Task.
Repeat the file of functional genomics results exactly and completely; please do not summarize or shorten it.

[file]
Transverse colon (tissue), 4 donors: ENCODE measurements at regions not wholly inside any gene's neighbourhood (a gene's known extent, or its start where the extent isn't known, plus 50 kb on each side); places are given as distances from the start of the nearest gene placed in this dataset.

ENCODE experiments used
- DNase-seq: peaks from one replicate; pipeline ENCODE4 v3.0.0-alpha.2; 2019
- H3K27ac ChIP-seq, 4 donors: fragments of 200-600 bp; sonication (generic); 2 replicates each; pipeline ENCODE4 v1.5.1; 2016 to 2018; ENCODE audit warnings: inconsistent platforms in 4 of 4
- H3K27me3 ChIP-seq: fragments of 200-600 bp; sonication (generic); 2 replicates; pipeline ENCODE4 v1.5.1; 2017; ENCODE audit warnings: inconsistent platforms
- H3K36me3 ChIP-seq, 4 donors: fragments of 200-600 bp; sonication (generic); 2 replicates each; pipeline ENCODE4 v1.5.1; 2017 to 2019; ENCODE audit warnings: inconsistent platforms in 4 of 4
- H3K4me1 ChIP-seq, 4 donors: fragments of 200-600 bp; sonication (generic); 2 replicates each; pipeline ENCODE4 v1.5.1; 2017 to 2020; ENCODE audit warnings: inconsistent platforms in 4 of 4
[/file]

Transverse colon (tissue), 4 donors: ENCODE measurements at regions not wholly inside any gene's neighbourhood (a gene's known extent, or its start where the extent isn't known, plus 50 kb on each side); places are given as distances from the start of the nearest gene placed in this dataset.

ENCODE experiments used
- DNase-seq: peaks from one replicate; pipeline ENCODE4 v3.0.0-alpha.2; 2019
- H3K27ac ChIP-seq, 4 donors: fragments of 200-600 bp; sonication (generic); 2 replicates each; pipeline ENCODE4 v1.5.1; 2016 to 2018; ENCODE audit warnings: inconsistent platforms in 4 of 4
- H3K27me3 ChIP-seq: fragments of 200-600 bp; sonication (generic); 2 replicates; pipeline ENCODE4 v1.5.1; 2017; ENCODE audit warnings: inconsistent platforms
- H3K36me3 ChIP-seq, 4 donors: fragments of 200-600 bp; sonication (generic); 2 replicates each; pipeline ENCODE4 v1.5.1; 2017 to 2019; ENCODE audit warnings: inconsistent platforms in 4 of 4
- H3K4me1 ChIP-seq, 4 donors: fragments of 200-600 bp; sonication (generic); 2 replicates each; pipeline ENCODE4 v1.5.1; 2017 to 2020; ENCODE audit warnings: inconsistent platforms in 4 of 4